• Children and adolescents ages 6-17 should do 60 minutes or more of moderate to vigorous physical activity daily:
    • Aerobic: Most of the 60 minutes or more per day should be either moderate or vigorous intensity aerobic physical activity and should include vigorous intensity physical activity on at least 3 days a week.
      • Muscle-strengthening: As part of their 60 minutes or more of daily physical activity, children and adolescents should include muscle-strengthening physical activity on at least 3 days a week.
      • Bone-strengthening: As part of their 60 minutes or more of daily physical activity, children and adolescents should include bone-strengthening physical activity on at least 3 days a week.

Recommendations for Women During Pregnancy & Postpartum

  • Women should do at least 150 minutes of moderate-intensity aerobic activity a week during pregnancy and the postpartum period. Preferably, aerobic activity should be spread throughout the week.
  • Women who habitually engaged in vigorous-intensity aerobic activity or who were physically active before pregnancy can continue these activities during pregnancy and the postpartum period.
  • Women who are pregnant should be under the care of a health care provider who can monitor the progress of the pregnancy. Women who are pregnant can consult their health care provider about whether or how to adjust their physical activity during pregnancy and after the baby is born.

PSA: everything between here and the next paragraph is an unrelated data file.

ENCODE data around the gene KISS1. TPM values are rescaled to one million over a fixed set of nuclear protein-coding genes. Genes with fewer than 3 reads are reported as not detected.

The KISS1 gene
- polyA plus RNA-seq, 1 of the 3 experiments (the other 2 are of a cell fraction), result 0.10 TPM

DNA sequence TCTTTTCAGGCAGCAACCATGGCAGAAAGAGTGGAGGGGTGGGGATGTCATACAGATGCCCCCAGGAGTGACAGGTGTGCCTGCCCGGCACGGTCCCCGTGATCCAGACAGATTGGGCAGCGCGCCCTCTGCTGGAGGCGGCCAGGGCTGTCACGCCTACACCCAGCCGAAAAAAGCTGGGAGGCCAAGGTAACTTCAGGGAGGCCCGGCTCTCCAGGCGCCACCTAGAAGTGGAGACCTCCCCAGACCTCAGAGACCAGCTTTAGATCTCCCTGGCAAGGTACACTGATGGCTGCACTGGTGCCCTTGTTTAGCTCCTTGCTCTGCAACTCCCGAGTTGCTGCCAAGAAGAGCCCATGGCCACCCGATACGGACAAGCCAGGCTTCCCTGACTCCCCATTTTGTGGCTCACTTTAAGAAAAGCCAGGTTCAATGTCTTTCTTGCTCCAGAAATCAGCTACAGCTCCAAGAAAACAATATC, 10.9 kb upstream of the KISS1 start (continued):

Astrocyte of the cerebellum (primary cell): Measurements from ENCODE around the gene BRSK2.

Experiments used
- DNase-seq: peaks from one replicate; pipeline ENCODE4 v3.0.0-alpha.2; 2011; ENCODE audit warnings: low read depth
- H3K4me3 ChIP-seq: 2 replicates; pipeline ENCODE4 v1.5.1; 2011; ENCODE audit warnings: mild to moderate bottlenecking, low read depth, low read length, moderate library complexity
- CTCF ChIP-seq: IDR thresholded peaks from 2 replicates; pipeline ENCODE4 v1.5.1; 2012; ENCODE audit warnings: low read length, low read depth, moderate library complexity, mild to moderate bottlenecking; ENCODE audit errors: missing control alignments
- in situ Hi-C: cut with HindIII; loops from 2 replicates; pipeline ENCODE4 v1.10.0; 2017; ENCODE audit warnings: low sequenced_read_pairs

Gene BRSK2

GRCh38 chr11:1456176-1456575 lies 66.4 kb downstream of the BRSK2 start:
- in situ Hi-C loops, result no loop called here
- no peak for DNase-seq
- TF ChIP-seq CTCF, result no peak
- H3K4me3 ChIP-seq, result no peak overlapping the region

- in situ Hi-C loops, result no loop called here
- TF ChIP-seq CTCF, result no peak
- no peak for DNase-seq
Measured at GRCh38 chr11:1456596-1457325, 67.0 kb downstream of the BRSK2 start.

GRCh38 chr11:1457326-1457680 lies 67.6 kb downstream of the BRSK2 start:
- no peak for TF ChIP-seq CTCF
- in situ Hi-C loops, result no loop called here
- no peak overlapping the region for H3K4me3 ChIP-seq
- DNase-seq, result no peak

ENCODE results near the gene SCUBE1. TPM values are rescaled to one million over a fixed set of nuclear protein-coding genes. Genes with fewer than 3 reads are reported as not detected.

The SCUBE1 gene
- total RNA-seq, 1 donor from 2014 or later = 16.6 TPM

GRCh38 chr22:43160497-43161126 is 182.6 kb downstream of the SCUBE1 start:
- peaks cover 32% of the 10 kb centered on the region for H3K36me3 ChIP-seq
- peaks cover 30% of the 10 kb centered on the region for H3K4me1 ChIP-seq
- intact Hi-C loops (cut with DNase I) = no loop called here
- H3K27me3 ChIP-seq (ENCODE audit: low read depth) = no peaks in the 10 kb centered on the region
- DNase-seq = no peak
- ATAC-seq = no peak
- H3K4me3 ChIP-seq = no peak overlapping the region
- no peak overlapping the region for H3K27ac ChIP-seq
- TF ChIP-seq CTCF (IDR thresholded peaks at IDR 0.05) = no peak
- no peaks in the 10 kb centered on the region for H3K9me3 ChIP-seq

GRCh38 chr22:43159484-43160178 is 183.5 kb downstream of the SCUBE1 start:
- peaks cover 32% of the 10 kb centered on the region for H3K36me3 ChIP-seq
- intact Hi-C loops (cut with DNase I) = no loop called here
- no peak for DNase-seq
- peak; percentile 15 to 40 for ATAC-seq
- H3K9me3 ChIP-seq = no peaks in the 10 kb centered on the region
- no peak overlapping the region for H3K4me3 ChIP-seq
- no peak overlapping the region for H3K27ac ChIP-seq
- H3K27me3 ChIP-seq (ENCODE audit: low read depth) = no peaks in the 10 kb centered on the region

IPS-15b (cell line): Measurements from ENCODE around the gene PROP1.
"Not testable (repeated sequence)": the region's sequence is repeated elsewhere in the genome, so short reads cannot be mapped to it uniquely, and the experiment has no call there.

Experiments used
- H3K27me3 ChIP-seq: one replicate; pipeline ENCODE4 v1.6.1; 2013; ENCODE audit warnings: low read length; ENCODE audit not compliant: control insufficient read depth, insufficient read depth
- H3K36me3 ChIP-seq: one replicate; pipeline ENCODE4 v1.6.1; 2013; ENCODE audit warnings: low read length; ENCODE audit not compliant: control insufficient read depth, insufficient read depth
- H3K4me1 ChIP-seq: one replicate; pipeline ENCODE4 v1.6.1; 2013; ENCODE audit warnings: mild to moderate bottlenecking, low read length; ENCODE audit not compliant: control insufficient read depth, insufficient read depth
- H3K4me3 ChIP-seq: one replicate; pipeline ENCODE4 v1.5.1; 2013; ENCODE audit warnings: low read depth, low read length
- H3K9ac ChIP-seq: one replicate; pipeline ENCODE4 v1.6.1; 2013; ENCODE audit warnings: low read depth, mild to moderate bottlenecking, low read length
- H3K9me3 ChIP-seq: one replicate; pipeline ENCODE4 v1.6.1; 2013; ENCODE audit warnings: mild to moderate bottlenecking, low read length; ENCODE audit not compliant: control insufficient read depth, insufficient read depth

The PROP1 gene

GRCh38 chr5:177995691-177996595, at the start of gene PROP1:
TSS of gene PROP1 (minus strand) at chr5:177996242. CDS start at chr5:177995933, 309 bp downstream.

Recommendations for Older Adults

  • The key guidelines for adults also apply to older adults. In addition, the following key guidelines are just for older adults:
    • As part of their weekly physical activity, older adults should do multicomponent physical activity that includes balance training as well as aerobic and muscle-strengthening activities.
      • Older adults should determine their level of effort for physical activity relative to their level of fitness.
      • Older adults with chronic conditions should understand whether and how their conditions affect their ability to do regular physical activity safely.
      • When older adults cannot do 150 minutes of moderate-intensity aerobic activity a week because of chronic conditions, they should be as physically active as their abilities and conditions allow.